In the history chapter of the Online Journalism Handbook you will find a timeline of key events in web journalism. While working on the forthcoming second edition I recently revisited and updated the timeline. Below are the 41 key events I have settled on — but have I missed any? Let me know what you think. Continue reading
In a guest post for OJB first published on his blog, broadcaster Joe Norman explores the UK market for podcasting.
Over the past few weeks I’ve found myself questioning whether — in the UK in particular — it is possible to make money from podcasting.
The bigger productions seem to be an add-on to radio programmes, heavily reliant on content produced — presumably — using on-air budgets.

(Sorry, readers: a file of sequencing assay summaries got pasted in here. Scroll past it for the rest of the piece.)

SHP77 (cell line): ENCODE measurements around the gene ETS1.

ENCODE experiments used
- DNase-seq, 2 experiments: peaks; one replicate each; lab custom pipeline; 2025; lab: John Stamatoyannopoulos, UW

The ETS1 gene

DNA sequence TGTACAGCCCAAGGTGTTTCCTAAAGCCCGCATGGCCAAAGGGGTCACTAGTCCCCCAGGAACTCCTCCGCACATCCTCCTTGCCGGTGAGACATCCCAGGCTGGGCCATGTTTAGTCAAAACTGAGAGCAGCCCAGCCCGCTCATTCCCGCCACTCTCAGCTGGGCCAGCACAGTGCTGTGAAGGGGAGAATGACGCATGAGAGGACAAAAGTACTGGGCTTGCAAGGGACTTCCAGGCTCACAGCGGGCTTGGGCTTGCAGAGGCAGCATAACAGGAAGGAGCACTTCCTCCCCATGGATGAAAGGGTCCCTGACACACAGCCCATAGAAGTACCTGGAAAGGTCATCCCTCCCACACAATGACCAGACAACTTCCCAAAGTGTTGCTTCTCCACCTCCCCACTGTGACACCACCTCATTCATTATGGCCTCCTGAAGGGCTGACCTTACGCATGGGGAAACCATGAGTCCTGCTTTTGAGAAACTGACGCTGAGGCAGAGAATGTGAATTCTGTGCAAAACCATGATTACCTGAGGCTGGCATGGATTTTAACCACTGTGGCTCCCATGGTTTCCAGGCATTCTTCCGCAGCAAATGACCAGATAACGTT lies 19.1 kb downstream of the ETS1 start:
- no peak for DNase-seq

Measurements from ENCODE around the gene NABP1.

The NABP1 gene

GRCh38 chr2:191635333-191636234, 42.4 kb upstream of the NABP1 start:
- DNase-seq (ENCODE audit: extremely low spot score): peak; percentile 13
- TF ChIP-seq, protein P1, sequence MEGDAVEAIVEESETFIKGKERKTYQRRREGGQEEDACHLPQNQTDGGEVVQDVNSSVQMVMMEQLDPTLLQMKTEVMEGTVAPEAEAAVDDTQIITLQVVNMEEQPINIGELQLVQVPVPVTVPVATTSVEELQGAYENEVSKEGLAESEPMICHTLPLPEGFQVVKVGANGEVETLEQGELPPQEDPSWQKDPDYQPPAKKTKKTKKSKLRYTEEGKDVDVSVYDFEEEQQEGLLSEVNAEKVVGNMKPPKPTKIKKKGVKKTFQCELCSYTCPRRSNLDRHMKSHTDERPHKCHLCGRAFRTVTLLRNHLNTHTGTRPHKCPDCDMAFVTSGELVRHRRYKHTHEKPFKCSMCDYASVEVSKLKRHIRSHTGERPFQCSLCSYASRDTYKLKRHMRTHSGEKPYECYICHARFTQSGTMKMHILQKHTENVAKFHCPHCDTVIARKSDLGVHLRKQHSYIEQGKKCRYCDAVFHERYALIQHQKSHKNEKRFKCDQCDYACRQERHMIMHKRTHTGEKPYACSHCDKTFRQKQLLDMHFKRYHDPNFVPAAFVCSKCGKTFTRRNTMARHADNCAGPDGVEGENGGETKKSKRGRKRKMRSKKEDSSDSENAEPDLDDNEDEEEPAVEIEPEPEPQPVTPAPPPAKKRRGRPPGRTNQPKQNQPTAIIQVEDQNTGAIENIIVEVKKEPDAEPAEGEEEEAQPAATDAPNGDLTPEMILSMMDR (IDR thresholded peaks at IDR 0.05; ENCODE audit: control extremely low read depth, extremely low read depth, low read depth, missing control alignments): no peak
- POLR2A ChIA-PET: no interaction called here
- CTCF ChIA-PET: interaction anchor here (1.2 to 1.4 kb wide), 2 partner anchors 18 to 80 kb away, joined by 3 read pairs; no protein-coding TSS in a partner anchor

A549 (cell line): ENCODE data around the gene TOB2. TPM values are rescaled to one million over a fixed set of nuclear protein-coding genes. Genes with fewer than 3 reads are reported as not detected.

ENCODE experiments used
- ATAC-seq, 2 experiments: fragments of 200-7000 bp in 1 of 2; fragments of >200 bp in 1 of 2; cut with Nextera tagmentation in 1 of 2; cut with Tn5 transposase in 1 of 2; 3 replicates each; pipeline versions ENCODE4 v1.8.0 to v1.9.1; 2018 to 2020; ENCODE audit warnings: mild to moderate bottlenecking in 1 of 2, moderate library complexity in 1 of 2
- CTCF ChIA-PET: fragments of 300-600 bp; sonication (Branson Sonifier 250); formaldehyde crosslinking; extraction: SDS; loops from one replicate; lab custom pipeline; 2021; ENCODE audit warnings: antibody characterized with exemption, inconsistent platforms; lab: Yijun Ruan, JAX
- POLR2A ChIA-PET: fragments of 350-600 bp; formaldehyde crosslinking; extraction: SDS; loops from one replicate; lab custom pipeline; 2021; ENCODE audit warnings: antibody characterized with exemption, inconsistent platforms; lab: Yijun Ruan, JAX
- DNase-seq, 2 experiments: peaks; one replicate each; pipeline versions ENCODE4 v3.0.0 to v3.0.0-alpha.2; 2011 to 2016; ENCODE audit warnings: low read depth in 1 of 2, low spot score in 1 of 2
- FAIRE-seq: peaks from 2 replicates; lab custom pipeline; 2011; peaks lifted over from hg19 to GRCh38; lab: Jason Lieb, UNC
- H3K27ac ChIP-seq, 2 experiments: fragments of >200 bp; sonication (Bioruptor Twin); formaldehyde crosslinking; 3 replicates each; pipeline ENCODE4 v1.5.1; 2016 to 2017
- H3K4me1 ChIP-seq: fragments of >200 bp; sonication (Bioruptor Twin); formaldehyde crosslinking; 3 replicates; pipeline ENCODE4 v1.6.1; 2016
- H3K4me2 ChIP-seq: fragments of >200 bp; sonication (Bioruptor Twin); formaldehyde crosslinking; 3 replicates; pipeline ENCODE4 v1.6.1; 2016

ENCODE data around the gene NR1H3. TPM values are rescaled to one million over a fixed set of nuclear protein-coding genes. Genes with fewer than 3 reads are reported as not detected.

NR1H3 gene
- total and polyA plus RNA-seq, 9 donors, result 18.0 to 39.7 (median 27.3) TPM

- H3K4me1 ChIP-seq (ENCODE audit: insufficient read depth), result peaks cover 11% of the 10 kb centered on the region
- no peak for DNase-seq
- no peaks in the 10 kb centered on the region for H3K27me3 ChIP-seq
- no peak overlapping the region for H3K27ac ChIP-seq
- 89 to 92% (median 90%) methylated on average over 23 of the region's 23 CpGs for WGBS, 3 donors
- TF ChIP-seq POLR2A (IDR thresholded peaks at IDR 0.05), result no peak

Many of the others appear, on the face of it, to be labours of love with some sponsorship that may cover cost. Continue reading
“Sarah Koenig, the lead producer and narrator … used the tools of legitimate reporting — the right to public records, access to experts, the goodwill of interviewees, compelling soundbites, stylish storytelling … — to intrude into and disrupt real lives for the fun of it. It’s voyeurism, not journalism.”
Serial follows Koenig as she attempts to get to the bottom of a murder conviction she suspects may be a miscarriage of justice. The fact that she does not know whether it is or not is the basis of Jones’s misgivings:
“Real-life stories hurt the peopled involved … When the reporting phase is exhausted, it’s crucial to understand what kind of a story it is, and maybe whether it is a story at all.”
I think Jones makes a mistake common to those used to traditional journalistic production practices: firstly to mistake the subject for the purpose; and secondly to misunderstand modern journalism techniques. Continue reading